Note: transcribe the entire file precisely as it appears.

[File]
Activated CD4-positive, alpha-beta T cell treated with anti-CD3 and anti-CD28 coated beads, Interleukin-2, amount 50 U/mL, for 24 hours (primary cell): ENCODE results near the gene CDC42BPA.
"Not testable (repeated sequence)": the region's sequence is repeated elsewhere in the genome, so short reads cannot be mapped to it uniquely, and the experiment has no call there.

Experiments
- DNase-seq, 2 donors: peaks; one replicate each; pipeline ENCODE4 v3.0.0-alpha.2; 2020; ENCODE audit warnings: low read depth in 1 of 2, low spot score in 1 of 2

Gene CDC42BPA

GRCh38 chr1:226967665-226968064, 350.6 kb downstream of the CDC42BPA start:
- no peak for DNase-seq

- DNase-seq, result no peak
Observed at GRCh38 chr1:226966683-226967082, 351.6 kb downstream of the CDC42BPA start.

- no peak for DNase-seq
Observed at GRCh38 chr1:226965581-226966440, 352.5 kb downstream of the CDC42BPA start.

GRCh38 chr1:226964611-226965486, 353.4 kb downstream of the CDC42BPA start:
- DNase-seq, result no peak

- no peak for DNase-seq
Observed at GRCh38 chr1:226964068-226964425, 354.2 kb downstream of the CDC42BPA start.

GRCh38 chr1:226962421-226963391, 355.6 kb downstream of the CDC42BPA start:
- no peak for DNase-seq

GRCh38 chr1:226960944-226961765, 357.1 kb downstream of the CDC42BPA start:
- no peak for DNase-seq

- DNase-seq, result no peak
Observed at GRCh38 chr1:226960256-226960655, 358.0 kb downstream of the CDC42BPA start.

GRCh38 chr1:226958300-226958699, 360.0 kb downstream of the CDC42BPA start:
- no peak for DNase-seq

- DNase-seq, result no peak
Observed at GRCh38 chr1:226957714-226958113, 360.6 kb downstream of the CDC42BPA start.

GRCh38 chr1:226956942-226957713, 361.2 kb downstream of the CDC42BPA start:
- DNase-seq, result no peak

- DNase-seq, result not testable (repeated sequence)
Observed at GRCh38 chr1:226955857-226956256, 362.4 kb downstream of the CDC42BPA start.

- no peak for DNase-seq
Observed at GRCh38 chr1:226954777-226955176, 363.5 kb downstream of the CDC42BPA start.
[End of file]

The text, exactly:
Activated CD4-positive, alpha-beta T cell treated with anti-CD3 and anti-CD28 coated beads, Interleukin-2, amount 50 U/mL, for 24 hours (primary cell): ENCODE results near the gene CDC42BPA.
"Not testable (repeated sequence)": the region's sequence is repeated elsewhere in the genome, so short reads cannot be mapped to it uniquely, and the experiment has no call there.

Experiments
- DNase-seq, 2 donors: peaks; one replicate each; pipeline ENCODE4 v3.0.0-alpha.2; 2020; ENCODE audit warnings: low read depth in 1 of 2, low spot score in 1 of 2

Gene CDC42BPA

GRCh38 chr1:226967665-226968064, 350.6 kb downstream of the CDC42BPA start:
- no peak for DNase-seq

- DNase-seq, result no peak
Observed at GRCh38 chr1:226966683-226967082, 351.6 kb downstream of the CDC42BPA start.

- no peak for DNase-seq
Observed at GRCh38 chr1:226965581-226966440, 352.5 kb downstream of the CDC42BPA start.

GRCh38 chr1:226964611-226965486, 353.4 kb downstream of the CDC42BPA start:
- DNase-seq, result no peak

- no peak for DNase-seq
Observed at GRCh38 chr1:226964068-226964425, 354.2 kb downstream of the CDC42BPA start.

GRCh38 chr1:226962421-226963391, 355.6 kb downstream of the CDC42BPA start:
- no peak for DNase-seq

GRCh38 chr1:226960944-226961765, 357.1 kb downstream of the CDC42BPA start:
- no peak for DNase-seq

- DNase-seq, result no peak
Observed at GRCh38 chr1:226960256-226960655, 358.0 kb downstream of the CDC42BPA start.

GRCh38 chr1:226958300-226958699, 360.0 kb downstream of the CDC42BPA start:
- no peak for DNase-seq

- DNase-seq, result no peak
Observed at GRCh38 chr1:226957714-226958113, 360.6 kb downstream of the CDC42BPA start.

GRCh38 chr1:226956942-226957713, 361.2 kb downstream of the CDC42BPA start:
- DNase-seq, result no peak

- DNase-seq, result not testable (repeated sequence)
Observed at GRCh38 chr1:226955857-226956256, 362.4 kb downstream of the CDC42BPA start.

- no peak for DNase-seq
Observed at GRCh38 chr1:226954777-226955176, 363.5 kb downstream of the CDC42BPA start.